53. Cultivate during the season in the usual manner of such crops. I like always, in cultivating potatoes, to run a light subsoil plow along each side of the row quite closely, and soon after they are up. This gives deep formation to the roots, so that the plant has better and cooler nutrition, especially in dry weather, whether hot or cool, and has also better drainage in a wet season.

54. Each sort should be headed by a mark made of a piece of smooth lath—or better, a slip of cedar wood, split out of the same shape, say eight inches long. On this mark the number of each sort with shellac varnish, into which a little lamp-black has been worked.

55. All your sorts should be entered into a book-common square blankbook, about two numbers on a page. Begin with one family, and when it is finished, let the next begin with the next highest number. Thus, if one family includes twenty sorts, the second family will begin with number twenty-one. This is a much more convenient way than to number each family independently.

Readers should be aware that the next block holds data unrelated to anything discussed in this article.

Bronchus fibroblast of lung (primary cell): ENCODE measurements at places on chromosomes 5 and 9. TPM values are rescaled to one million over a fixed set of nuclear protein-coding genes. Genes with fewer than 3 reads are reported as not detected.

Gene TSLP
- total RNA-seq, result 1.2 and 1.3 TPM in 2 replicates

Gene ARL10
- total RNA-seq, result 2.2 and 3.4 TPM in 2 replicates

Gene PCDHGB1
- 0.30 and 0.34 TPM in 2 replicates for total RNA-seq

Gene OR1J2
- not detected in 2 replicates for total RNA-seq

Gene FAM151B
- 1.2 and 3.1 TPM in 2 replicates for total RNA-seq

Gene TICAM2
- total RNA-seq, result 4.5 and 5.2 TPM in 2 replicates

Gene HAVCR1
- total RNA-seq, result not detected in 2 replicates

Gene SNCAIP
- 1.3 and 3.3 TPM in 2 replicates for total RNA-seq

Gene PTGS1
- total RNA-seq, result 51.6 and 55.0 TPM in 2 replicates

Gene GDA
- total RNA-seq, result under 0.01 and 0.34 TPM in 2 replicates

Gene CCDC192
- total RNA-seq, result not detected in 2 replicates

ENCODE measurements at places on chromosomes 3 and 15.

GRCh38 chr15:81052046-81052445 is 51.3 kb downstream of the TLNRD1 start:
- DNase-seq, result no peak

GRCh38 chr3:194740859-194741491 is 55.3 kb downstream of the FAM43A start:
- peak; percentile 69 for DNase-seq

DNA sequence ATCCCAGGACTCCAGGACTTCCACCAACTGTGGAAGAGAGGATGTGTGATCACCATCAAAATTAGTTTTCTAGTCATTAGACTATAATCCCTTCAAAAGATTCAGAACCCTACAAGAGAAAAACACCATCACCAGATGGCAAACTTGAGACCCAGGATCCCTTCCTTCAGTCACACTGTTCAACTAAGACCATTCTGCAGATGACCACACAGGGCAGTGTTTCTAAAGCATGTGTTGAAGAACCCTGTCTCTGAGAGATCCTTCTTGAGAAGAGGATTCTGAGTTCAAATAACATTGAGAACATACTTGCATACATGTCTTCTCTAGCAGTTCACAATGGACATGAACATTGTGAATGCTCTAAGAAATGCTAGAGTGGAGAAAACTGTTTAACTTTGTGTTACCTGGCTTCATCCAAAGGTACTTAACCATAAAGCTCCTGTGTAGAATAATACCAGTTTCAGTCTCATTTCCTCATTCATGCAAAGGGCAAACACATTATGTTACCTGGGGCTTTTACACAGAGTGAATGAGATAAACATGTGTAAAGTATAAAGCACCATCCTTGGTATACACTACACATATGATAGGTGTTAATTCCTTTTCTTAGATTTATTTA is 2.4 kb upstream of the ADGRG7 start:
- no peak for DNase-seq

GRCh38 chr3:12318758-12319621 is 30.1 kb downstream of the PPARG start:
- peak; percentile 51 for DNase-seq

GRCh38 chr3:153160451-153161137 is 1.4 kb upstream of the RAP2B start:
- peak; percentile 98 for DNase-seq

[Ag. Trans.]

56. I usually begin each family with those supposed to be of the earliest maturity and pass through it, ranging them into about four classes on this ground, provided I had ascertained such maturity the first year.

The marks should be set at the head of each sort without the number being yet marked upon it, since, until you plant, you will not usually determine how many sorts you will use—some of them being likely to be rejected when opened on the field. The painting of the numbers can be done after the planting is finished.